Midterm elections are traditionally incredibly contentious and, as far as the two major parties are concerned, vital for advancing their platforms in the coming two years and beyond.

If your party has the presidency, holding majority in the House and Senate can sometimes give you carte blanche to control the political realities of the United States. If you party doesn’t hold the presidency, holding majority in either the House, Senate or both can give you the power to hold the president hostage to your party’s political whims.

The November’s election features probably one of the most high-stakes midterms in recent memory, with the Democrats approaching two years of “being in control” — with caveats (like Joe Manchin and Kyrsten Sinema) and the Republicans attempting to regain the majorities in hopes of seizing the White House in 2024.

Up until June 24, I would have said, without question, that the Democrats were headed toward a polling massacre in November, with, as recently, as last month, polling indicating that 75 percent of Americans believing that the country is headed in the “wrong direction” under President Joe Biden.

However, on June 24, the U.S. Supreme Court sent shockwaves through the country’s politics with the decision to overturn, after 50 years, the Roe vs. Wade decision which established a federal right to abortion. Instead, now, states will have the final say in abortion law.

Will it be enough to save the Democrats, or are the party’s polling challenges far too much to overcome?

I guess that all depends. There’s little doubt the Democrats will wield the abortion decision as a rallying point, using it as a whipping post upon which Republican candidates will be tied.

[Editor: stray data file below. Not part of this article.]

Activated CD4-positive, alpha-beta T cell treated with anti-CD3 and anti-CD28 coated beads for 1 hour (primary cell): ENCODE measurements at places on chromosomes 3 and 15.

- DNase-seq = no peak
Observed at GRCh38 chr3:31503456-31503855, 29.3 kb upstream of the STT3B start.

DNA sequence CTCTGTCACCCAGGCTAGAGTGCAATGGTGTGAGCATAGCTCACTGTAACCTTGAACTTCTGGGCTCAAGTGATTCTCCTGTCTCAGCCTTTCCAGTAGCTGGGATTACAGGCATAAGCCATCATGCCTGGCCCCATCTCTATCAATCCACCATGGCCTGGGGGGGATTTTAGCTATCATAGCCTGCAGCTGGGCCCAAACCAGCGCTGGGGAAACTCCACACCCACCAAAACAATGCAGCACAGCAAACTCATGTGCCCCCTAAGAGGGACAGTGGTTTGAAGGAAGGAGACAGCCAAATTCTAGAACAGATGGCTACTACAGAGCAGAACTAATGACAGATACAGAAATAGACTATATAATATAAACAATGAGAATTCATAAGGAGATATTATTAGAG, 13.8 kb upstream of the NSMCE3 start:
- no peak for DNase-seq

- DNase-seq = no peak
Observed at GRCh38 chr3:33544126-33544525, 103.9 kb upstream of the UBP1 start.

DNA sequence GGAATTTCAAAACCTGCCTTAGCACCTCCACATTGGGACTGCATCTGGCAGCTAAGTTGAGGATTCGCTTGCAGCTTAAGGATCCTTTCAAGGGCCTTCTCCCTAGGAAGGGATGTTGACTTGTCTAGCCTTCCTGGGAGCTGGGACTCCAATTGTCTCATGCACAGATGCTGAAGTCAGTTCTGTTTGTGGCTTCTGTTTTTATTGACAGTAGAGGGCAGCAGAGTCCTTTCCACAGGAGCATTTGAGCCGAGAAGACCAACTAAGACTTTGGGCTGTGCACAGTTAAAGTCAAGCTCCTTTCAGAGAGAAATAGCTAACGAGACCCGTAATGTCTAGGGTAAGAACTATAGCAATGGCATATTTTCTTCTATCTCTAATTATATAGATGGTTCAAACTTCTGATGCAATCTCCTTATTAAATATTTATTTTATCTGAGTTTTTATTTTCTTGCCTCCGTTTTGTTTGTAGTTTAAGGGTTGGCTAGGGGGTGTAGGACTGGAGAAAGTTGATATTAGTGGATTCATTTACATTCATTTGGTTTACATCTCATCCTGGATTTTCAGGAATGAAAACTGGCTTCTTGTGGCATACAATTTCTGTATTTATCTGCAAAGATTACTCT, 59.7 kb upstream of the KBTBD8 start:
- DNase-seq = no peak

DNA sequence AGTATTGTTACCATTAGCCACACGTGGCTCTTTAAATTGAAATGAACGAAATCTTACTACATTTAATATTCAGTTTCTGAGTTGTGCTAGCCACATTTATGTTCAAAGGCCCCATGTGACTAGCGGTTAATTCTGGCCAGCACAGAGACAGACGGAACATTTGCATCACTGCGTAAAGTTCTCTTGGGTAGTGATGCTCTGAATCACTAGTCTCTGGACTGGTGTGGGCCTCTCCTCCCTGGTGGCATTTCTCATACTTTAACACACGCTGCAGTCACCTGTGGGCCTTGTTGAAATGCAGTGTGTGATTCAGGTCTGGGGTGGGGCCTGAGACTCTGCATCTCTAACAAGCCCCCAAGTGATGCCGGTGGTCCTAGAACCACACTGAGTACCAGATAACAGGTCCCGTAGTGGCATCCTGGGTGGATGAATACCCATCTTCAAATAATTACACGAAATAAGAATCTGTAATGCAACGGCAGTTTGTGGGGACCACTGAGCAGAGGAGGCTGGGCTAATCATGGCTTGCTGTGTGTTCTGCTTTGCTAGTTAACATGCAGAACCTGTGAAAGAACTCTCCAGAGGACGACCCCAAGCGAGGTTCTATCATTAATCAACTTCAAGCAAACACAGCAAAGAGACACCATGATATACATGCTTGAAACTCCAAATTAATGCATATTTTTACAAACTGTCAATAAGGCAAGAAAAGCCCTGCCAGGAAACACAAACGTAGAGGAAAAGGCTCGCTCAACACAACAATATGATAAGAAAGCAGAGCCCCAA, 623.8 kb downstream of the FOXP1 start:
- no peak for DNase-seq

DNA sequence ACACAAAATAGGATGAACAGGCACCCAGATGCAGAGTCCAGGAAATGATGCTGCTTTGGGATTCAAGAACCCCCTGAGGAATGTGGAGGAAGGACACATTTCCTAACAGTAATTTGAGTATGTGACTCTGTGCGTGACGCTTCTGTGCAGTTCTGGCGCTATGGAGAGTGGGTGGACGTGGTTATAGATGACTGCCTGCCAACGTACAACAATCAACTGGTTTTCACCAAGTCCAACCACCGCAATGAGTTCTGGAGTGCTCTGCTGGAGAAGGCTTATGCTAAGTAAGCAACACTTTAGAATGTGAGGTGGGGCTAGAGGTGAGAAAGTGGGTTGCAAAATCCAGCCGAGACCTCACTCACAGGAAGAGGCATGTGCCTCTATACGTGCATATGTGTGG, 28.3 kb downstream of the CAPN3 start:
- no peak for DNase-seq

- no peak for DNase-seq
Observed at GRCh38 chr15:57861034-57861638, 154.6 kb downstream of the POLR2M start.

The other strategy will be to seize upon Justice Clarence Thomas’ concurrent opinion, in which he took aim at decisions which established a right to contraception, to homosexual relationships and homosexual marriage. The strategy on that is s to paint a picture of a court which is intent on rolling back rights, possibly even affected by rights not connected to those earlier decisions.

Ultimately, however, the Democrats have a big problem. Major issues such as abortion tend to enter the mainstream consciousness for only a brief period. Those who believe strongly either way tend to stay on issues like that, but, for the general public, day-to-day issues tend to take precedence when they go to the polls.

And that’s where the Democrats’ weakness lies.

If the abortion issue doesn’t remain in the consciousness of the general public, then voters are likely to return to the issues dominating the consciousness prior to the Supreme Court’s decision — namely, the economy and the state of affairs. Let’s face it, it doesn’t look great for the Democrats on that front.

Near-$5 gas, shortages of essential products such as baby formula, and prices of everything rising may end up being much more decisive for many voters, which bodes very ill for Democrats.

Can the two sides round up their forces for the big “win?”

The two parties’ bases have absolutely been emboldened by recent events, with the hardcore on either side having more and more reason by the day to turn out to the polls. The question mark is and remains the center, the moderates.

Which side will persuade them more? Will the Democrats allegations of an encroaching attempt at theocracy hit home in the flyover states, or will those voters’ bank accounts make their decisions for them?

I never make the mistake of assuming I’ve correctly “read the room,” but I think it’s entirely probable that, in the four months between now and election day, the shock and awe of the abortion decision will wane, and that’s not how the Democrats win this.

Time will tell, however, and there’s plenty of shockwaves to be felt in this ongoing war that could turn the tide in either direction.

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